This is a guide to help an inexperienced collector identify trade tools. The word "trade" encompasses a wide range of activities – but for the purposes of this article, trade tools are considered to be implements or devices that augment our dexterity to accomplish a task or to carry out a job.
Most are manual such as these various woodworking tools.
Fig. 1. Clockwise from top left: A variety of moulding planes; a set of bevel-edge chisels; two handsaws; a brass-framed brace.
But there are also optical ones to assist sight and aural ones to help hearing.
Fig. 2. Left, three different thread counters for the cloth manufacturing trade. Right: A monaural stethoscope.
So how do you identify the tool you have found?
First you need to decide whether what you are looking at is in fact a tool. Tools are functional – if the item in question doesn't do anything, it probably isn't a tool.
Then look at it very carefully
If it is big and clunky, it is intended for heavy work. If it is light and delicate is will be for light and delicate work. For example, a blacksmith versus a silversmith.
Fig. 3. Left: A blacksmith's or stonemason's sledge hammer. Right: A jeweller's or watchmaker's hammer.
Look at the action of the tool: If it saws, it is for hard material – wood, ivory, sheet metal. The finer the teeth, the harder the material, so a very fine toothed saw is likely to be for metal work.
Fig. 4. Left: A keyhole saw for wood. Right: A Lancashire- pattern hacksaw for metal. Detail of blades shown below.
If it stamps something out – it is likely to be for thin sheet material such as leather, fabric, paper, very thin metal.
Fig.5. Left: Saddlers' pinking irons for cutting decorative edges. Right: Leather workers' punches.
Look at what it does. Does it cut something? Does it hold something? Does it bend something?
Fig. 6. Clockwise from top left: Woodworkers' gouge; jeweller or silversmiths' hand vice; round-nosed pliers for wire working.
Check the material from which the tool is made. A pair of scissors made of silver is more likely to be for cutting grapes rather than fabric; a highly carved chisel and mallet will probably be ceremonial, such as this keel laying set.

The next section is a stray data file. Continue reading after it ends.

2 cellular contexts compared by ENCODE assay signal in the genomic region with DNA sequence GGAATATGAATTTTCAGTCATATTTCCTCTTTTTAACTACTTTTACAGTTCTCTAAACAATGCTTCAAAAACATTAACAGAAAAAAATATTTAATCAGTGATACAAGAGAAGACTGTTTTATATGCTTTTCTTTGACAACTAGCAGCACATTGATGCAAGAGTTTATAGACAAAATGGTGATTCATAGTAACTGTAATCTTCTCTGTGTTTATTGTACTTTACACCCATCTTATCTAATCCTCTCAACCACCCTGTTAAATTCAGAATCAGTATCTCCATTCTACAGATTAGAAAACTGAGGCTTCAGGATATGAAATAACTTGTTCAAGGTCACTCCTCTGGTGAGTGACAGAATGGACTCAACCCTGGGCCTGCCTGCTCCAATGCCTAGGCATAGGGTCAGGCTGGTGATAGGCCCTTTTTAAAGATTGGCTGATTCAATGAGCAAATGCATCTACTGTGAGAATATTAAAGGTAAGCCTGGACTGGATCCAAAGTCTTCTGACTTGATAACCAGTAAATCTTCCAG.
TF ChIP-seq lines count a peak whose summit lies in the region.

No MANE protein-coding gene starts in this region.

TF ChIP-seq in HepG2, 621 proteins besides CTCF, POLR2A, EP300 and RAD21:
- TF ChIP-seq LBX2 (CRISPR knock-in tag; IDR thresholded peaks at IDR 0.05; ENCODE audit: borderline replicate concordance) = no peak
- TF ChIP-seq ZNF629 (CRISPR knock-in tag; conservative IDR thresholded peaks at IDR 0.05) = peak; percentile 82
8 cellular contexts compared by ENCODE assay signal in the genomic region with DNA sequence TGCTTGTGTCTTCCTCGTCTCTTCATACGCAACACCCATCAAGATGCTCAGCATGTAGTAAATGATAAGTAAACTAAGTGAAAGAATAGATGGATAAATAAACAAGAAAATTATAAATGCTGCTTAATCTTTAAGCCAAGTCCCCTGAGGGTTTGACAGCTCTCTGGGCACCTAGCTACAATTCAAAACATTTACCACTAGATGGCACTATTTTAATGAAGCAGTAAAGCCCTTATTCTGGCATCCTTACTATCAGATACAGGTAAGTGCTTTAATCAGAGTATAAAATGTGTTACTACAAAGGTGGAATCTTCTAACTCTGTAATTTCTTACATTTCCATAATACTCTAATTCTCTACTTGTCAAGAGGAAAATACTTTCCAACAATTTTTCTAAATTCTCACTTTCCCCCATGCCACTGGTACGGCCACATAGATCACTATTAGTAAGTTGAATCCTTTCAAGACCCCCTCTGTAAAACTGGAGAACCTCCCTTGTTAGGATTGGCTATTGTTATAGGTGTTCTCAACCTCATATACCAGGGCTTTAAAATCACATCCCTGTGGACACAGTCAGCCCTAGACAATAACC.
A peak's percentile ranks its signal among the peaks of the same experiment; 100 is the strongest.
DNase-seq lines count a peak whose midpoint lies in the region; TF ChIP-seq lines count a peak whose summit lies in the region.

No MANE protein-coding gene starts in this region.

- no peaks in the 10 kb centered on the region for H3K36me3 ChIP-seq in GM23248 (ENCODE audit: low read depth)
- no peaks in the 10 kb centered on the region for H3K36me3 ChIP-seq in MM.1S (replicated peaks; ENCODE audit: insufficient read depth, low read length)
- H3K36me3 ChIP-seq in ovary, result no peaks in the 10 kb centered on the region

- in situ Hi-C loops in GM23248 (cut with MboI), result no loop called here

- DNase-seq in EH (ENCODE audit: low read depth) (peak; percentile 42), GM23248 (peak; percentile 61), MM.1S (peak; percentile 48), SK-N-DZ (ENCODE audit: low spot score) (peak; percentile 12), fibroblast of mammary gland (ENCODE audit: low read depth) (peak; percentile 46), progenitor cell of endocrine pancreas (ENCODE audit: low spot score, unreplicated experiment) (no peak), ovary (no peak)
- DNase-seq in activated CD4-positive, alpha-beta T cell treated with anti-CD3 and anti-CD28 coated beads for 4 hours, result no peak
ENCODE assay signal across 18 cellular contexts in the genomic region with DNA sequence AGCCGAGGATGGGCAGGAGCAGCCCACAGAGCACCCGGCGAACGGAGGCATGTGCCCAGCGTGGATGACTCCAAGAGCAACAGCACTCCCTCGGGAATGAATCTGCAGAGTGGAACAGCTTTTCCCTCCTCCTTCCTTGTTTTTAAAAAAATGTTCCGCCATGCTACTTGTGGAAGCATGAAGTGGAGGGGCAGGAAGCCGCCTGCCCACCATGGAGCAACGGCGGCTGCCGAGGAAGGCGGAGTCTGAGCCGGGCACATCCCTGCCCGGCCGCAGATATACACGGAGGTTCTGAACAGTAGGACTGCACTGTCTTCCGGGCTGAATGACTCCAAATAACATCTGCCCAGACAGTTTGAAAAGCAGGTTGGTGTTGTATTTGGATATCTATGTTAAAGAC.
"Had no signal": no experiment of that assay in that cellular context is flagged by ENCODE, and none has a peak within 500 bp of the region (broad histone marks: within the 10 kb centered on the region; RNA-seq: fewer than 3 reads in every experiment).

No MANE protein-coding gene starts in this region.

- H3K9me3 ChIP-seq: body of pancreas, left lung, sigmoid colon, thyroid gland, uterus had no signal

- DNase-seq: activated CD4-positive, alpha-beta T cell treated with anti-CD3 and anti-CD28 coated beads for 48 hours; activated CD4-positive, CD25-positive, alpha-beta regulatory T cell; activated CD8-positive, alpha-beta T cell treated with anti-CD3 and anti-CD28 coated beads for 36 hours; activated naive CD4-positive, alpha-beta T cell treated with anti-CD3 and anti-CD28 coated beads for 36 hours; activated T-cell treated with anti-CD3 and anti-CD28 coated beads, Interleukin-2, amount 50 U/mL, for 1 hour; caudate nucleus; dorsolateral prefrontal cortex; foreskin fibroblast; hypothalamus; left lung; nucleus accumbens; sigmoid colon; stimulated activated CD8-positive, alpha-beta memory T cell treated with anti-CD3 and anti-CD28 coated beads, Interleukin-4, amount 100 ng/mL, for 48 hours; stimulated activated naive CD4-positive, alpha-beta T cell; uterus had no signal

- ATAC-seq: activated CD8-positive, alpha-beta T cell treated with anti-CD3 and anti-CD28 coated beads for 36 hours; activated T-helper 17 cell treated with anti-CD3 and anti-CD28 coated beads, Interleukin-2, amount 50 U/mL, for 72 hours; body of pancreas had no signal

Fig. 7. Left: Grape scissors. Right: Ceremonial keel laying mallet and chisel. In the days of wooden sailing ships, the laying of a keel for a new ship was an important occasion.
Look at any decoration on the tool. A superficially decorated tool is more likely to be for personal or domestic use. Undecorated tools are likely to be trade tools. (This only applies to British and American tools – European tools are often more decorative.)
Fig. 8. Left: Sugar nips for cutting up sugar cones. Right: Upholsterer's pliers.
Who carried out the various trades? Some trades were carried out almost exclusively by men, some only by women. If a tool is big or heavy it was probably used by a man – if it is light and delicate by a woman. Prior to the 20th century, there were much clearer definitions of what was considered man's or woman's work.
Fig. 9. Left: Heavy duty patent wrenches. Right: Straw hat makers' splitters.
Materials can be helpful, though also sometimes tricky. Materials that today we think of as prestigious, in pre-plastic days, often had qualities that made them suitable for everyday uses, such as ivory for handles as it turned well.
Fig.10. A selection of ivory-handled tools. From left: Two draughtsmen's erasing knives; a drawing pen, two opsometers (map measures); a gun turnscrew.
Some materials can date a tool for you. Stainless steel was not invented until the 20th century. Plastic was not in use before the 20th century – with the exception of vulcanite which dates from the mid-19th century and celluloid and Gutta Percha which date from the latter part of the 19th century. Any tool marked CAST STEEL is post-1800 – although the material was invented in the 1740s and slowly was used more and more, it didn't really come into its own until the turn of the century and we don't know of any tools before 1800 marked CAST STEEL.
Fig. 11. A woodworking chisel marked "Warranted Cast Steel."